The "human element" is reintroduced into business life not by coffee breaks or daydreams to break the tedium, but by the understanding and mutual purpose which Knowledge instills. If someone is performing his task poorly, for example, he feels free to take off an hour or two to meditate in private. His "boss" understands, for he has found through his own meditation experience that work is most efficient when the mind is clear and calm. In fact, leadership is just another temporary role. Cooperation between a leader and those he leads becomes easy because each is constantly looking within for guidance from the literal Source of inspiration, the constant vibration inside called the Word.
Many devotees were not professionally trained for the services they render. Yet because they were not limited by preconceptions of what they could or couldn't do, devotion allowed them to acquire many new skills. Managerial talents were discovered in high school dropouts, while Ph.D.'s finally cleared away the cobwebs of bookishness by learning carpentry or driving trucks. This
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type of flexibility in individuals allows them to change their function and to adapt to new conditions easily, preventing the stagnation and inertia so typical of large organizations.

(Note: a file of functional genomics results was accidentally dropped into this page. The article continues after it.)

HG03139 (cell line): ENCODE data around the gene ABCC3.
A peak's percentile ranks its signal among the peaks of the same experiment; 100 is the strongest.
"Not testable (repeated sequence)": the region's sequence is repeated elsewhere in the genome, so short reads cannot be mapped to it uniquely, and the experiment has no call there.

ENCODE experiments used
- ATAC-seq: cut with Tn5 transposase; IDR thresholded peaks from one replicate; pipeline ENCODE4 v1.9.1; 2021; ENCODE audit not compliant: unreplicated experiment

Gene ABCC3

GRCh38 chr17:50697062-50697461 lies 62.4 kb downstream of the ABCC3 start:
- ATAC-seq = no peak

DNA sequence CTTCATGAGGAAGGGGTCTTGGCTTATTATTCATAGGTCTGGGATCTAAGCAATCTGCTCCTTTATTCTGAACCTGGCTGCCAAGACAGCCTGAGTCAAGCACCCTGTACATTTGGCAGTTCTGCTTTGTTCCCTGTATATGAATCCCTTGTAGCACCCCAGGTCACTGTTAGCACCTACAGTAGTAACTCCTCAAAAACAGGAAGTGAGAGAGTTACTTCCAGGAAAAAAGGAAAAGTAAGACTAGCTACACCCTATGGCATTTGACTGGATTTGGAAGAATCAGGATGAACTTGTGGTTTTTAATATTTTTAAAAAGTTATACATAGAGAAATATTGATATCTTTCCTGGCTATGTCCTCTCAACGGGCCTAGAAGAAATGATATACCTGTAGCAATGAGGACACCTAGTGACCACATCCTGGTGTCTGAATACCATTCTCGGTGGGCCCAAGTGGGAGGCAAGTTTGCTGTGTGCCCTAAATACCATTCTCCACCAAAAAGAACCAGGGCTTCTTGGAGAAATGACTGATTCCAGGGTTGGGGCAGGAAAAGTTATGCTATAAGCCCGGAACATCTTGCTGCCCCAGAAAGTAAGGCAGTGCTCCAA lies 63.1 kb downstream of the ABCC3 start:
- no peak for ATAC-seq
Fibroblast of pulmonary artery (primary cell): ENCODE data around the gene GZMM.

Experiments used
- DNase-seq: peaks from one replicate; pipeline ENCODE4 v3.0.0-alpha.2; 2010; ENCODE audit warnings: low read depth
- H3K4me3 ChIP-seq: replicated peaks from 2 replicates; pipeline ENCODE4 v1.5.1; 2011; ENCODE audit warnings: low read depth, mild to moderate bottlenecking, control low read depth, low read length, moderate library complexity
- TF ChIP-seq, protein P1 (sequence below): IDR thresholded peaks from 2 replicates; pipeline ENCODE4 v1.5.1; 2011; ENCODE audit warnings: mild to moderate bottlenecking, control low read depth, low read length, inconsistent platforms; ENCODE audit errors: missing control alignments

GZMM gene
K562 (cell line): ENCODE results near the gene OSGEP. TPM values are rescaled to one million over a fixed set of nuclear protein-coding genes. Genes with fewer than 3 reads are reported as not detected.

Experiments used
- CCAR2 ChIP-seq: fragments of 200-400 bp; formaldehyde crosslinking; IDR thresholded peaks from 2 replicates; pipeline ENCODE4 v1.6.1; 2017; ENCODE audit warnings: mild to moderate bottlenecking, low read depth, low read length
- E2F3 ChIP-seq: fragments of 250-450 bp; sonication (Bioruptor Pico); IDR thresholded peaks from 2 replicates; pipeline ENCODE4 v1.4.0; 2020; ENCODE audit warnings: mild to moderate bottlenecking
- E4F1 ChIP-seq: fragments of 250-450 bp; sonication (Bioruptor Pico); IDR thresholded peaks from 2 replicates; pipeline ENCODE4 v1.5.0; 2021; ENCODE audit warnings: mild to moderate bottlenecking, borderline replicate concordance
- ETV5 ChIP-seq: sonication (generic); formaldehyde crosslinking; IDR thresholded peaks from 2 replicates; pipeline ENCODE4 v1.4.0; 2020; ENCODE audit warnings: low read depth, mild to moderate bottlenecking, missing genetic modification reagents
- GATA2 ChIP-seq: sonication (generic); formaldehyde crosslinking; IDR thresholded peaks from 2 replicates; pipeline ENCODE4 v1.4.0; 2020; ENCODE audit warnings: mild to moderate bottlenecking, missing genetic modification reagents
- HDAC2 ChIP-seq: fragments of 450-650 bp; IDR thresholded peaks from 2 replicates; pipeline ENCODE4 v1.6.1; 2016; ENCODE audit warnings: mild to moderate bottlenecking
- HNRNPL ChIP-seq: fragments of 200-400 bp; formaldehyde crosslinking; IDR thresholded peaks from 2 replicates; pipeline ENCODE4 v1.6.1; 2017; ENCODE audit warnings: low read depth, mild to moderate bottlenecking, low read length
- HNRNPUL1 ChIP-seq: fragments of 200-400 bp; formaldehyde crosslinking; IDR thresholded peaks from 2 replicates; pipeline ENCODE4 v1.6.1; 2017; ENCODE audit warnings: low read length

If people are learning to see beyond occupational position to a person's real nature, they are also seeing beyond personalities. For quirks of behavior or unconscious habits cannot obscure the beautiful light which devotees begin to recognize. beyond everything else, in all people. For this reason conversation among them is relatively free of gossip and criticism, and life flows without the continual tension of rivalries, jealousies, and petty scandals. If differences do develop, satsang reestablishes contact on a more fundamental level.
The cooperative spirit makes devotees from all over eager to work together. Frequent satsang programs. fund-raising bake sales, picnics. and concerts bring people from every part of a city, whether they live in the mission or as householders, and whether they work in full-time service or in outside jobs. And food cooperatives, mutual services such as car repair, tailoring and childcare tie the community together on a practical basis. As entire pioneer settlements used to flock together for a neighbor's barn-raising, so people will gather to help paint someone's house, prepare the ashram for a mahatma's visit, or raise funds for contribution to the work of Divine Light Mission.